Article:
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View into the outflow valley and the delta areas

The outflow channel Pliva Vallis (Viewpoint Outflow channel) breaks through the eastern crater rim surpassing a swell. Using altitude measurements from crater rim, crater floor, swell and upper edge of the delta, the potential depth of the lake can be deduced, resulting in roughly 250 m water depth. This would result in a minimum lake water volume of 220 km3 and a maximum of 340 (see corresponding images). However, as the deltas have been severely eroded since water activity ceased approximately 3.8 billion years ago, it is no longer possible to make precise assessments. Also, the crater was filled with very extensive lava flows from the nearby Syrtis Major volcanic region about 300 million years later.


Jezero crater was chosen for a good reason as landing site. Two ancient river deltas can be found inside the crater. Within the delta deposits, numerous water-bearing minerals have been found, indicating, that liquid water was once present for an extended period of time.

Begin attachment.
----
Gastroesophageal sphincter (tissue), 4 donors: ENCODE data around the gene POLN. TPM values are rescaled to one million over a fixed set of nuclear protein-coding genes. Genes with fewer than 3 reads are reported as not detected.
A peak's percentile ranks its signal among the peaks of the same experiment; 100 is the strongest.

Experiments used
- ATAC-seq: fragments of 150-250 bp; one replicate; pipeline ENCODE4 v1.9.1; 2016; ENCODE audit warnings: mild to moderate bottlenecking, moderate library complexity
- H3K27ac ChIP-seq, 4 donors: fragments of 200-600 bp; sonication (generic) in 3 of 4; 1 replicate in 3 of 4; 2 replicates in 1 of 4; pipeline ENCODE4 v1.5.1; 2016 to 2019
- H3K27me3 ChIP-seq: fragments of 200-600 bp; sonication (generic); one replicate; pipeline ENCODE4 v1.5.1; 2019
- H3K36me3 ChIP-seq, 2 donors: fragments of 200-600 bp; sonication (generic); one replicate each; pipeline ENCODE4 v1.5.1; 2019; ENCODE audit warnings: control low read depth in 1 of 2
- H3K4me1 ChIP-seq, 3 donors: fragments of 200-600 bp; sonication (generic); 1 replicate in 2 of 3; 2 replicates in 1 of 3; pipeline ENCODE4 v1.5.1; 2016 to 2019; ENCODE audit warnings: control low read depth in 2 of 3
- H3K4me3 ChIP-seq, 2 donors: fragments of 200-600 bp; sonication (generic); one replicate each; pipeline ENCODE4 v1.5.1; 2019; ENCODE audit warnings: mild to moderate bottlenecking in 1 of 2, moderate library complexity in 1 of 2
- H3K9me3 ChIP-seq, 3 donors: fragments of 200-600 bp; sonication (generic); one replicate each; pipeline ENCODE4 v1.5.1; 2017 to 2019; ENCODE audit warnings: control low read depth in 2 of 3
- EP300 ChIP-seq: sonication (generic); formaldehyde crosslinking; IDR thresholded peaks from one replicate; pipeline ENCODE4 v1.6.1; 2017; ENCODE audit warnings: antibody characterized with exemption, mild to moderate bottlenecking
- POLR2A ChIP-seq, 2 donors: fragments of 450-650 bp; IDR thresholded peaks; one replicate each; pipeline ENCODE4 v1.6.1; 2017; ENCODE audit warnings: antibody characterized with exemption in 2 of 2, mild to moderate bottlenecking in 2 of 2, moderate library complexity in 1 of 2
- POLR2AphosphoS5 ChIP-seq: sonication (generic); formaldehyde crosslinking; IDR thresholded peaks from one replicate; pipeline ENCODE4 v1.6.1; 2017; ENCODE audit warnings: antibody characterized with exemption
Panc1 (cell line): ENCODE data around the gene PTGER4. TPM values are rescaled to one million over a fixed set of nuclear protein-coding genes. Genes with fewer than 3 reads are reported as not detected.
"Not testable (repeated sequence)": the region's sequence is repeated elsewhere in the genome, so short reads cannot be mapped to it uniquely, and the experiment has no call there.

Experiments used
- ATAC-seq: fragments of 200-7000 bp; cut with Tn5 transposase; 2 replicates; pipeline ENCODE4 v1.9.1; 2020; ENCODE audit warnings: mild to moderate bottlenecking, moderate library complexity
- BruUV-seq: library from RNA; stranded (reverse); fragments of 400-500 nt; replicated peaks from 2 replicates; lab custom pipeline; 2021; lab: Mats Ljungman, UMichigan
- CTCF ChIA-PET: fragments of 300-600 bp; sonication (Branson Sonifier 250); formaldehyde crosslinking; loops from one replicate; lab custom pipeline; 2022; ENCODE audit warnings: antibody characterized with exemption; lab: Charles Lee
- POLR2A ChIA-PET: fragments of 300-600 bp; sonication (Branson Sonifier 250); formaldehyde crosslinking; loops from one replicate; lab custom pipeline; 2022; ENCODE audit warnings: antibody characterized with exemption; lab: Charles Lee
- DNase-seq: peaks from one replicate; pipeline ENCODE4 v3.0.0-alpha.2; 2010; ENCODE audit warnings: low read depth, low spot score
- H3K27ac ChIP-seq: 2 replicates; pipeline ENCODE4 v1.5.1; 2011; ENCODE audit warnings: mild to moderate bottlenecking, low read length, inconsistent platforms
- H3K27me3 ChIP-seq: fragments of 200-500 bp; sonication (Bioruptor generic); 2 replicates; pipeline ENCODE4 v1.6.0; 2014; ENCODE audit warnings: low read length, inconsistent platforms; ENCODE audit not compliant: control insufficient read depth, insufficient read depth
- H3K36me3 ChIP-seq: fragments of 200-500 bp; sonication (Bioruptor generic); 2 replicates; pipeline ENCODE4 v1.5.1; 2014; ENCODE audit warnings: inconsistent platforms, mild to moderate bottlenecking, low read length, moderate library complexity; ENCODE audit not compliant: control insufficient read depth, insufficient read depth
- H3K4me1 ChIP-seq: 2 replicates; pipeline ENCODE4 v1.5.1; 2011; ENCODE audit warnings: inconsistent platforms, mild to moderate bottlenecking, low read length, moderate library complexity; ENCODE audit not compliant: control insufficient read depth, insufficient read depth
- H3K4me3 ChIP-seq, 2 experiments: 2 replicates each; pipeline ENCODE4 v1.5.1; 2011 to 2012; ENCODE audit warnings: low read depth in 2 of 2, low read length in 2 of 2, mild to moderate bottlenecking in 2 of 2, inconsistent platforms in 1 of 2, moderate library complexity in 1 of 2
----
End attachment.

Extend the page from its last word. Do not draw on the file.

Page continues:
Two inlet valleys, Neretva Vallis and Sava Vallis can be spotted, entering the crater in the northern and northeastern part (Viewpoint Neretva Vallis and Sava Vallis) and ending in the deltas (Viewpoint Delta basement and Delta top). Here, water-bearing clay minerals and particularly carbonates were discovered. These minerals have a high potential of conserving and retaining biosignatures over long time spans. The former presence of liquid water and the large carbonate deposits here make Jezero a perfect destination for the search for possible traces of presumabely extinct life on Mars.